When I went to Stoff & Stil in Berlin I couldn’t resist buying this pattern for a bedsnake I saw in a nursery display. The sample was made using linen, but I went for cotton because it was cheaper and hopefully easier to wash. At 3,55 m length this snake is perfect for wrapping around the baby during naptime to make a nest but it is also handy to function as a cushion around hard furniture. Eventually it will take on its function as a bedsnake to avoid the baby banging its head against the sides of the bed.
I am wildy happy about how this snake came out, the pattern itself is well drafted and the way the triangles are marked helps a lot to get them really neat in the end (no pointy edges lost in the side seam). I had one major problem though, and that is Stoff & Stil’s inexplicably wasteful pattern piece layout. The pattern tells you to purchase 165 cm of the main fabric and 125 cm of the other colour (both 140cm wide), which I did, because there wasn’t any time for research. This was way too much- turns out that 120 cm of the main fabric and only 40 cm !!!! of the second colour were more than enough. Only the given amount for the filling (1040 grams) was reasonable- I needed 900 grams.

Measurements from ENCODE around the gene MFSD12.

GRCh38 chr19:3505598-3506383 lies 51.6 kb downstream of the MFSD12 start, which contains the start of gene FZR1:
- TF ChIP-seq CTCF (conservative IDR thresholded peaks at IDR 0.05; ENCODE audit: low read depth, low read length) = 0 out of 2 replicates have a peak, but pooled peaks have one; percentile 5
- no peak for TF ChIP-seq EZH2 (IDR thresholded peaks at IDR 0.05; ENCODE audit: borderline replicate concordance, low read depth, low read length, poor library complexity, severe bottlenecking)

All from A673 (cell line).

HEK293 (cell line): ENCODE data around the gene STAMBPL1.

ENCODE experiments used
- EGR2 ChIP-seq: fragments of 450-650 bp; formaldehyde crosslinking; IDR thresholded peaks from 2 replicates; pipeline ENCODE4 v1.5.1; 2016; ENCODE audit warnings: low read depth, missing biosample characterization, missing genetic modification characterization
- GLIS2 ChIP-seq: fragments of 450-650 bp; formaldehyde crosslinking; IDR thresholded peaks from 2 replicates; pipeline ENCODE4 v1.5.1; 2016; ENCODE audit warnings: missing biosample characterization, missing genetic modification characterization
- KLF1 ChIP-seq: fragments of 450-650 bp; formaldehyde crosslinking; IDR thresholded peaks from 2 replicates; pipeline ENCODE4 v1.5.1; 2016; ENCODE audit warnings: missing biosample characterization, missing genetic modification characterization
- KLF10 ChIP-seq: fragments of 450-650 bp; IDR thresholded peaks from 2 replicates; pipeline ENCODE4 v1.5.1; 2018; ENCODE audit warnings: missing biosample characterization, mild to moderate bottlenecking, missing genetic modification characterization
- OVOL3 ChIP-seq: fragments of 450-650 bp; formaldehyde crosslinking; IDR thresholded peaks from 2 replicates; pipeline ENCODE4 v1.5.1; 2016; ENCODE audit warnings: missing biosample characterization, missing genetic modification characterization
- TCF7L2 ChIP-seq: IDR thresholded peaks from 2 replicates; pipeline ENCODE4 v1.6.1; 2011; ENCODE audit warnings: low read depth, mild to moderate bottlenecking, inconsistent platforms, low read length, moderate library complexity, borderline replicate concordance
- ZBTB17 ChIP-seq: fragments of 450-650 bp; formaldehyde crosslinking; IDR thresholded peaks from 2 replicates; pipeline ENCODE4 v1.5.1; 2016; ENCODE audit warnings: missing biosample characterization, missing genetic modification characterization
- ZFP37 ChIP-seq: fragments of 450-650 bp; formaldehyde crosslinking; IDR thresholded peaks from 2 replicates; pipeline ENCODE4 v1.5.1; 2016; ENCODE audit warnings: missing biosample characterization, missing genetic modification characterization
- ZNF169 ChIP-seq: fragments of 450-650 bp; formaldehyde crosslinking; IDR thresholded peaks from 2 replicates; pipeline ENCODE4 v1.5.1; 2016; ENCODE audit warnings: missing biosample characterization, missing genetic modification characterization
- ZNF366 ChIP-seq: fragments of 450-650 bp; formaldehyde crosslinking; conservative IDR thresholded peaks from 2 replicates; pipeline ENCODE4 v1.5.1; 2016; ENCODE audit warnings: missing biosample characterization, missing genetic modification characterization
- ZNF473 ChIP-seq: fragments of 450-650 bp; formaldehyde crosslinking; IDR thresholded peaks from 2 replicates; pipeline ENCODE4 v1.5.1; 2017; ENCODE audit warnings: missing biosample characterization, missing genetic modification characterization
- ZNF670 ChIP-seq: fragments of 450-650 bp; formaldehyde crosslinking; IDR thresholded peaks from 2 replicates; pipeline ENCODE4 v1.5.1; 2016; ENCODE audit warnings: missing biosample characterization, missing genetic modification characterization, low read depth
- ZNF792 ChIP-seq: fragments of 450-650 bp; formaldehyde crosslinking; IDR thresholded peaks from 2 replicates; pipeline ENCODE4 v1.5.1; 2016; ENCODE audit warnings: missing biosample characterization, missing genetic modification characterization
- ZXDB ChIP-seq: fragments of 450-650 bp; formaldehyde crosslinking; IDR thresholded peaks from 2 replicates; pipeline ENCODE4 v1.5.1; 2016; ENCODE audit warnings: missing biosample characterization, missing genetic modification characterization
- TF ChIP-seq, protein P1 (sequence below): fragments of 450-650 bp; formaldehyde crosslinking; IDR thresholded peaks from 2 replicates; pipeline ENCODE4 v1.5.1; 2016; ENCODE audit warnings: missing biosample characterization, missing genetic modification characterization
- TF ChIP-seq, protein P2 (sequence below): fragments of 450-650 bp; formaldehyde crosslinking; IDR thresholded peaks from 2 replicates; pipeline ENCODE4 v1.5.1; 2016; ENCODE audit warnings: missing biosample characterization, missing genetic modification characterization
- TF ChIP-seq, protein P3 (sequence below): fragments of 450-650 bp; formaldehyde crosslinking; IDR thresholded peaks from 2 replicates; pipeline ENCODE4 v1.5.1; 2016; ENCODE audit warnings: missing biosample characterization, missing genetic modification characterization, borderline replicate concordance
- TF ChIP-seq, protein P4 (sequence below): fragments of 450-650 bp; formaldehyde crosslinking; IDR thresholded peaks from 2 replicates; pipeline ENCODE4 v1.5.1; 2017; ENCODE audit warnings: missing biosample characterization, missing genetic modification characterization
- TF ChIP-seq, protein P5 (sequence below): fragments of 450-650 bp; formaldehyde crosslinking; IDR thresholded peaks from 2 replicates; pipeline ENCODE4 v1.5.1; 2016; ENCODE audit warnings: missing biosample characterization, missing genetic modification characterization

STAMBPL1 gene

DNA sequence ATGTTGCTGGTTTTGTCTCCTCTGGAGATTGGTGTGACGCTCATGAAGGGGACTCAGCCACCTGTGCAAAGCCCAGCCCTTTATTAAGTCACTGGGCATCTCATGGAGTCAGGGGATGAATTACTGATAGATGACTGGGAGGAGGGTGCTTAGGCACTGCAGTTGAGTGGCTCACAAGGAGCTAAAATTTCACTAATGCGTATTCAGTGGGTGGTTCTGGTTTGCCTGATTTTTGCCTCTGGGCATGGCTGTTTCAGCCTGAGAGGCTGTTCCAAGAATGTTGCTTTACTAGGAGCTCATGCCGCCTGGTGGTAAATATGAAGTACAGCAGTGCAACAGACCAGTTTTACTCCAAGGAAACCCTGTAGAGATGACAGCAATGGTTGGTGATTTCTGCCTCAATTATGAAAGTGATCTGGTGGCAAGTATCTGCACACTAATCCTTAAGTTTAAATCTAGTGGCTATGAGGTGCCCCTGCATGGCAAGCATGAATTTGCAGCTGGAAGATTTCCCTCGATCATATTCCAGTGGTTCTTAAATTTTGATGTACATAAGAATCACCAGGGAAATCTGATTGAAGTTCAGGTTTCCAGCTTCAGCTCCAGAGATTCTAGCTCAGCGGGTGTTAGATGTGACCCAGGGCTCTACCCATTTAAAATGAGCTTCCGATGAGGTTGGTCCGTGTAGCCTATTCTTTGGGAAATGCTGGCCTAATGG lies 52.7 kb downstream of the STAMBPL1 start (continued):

The layout in the pattern envelope tells you to use the fabric in a single layer and cut each triangle individually, tip pointing upwards. Since they are isosceles triangles though, you can put them right next to each other, every second one upside down and you save not only fabric but also lots of cutting time. I also used my fabric in a double layer. I presumed the pattern layout is for fabrics with a directional pattern- but for a stuffed animal a directional repeat isn’t your first choice, is it? It would be a hell of lot more customer friendly to say on the envelope that the given amounts are for patterned fabrics which cannot be used upside down.
I contacted customer service to point this out, and got the answer that, yes, the fabric amount refers to fabrics with a directional repeat. So why not write that on the envelope? The lady from customer service then said she thinks I will find something else to do with my leftover fabric (which I found a bit cynical). Of course I will, but I’d rather not buy three times the amount I need in the first place.
If you make the snake I recommend not just leaving one hole for turning (I left the middle belly seam open a bit) but also two more openings in the side seam, one in first third of the snake and one in the last third as this makes stuffing the head and tail easier. I stuffed both ends until 10 cm to the side seam openings and then closed those openings by machine accessing them trough the unfinished belly seam, which is fiddly but makes for a neat finish. After the whole snake was stuffed I hand stitched the belly opening shut with a matress stitch.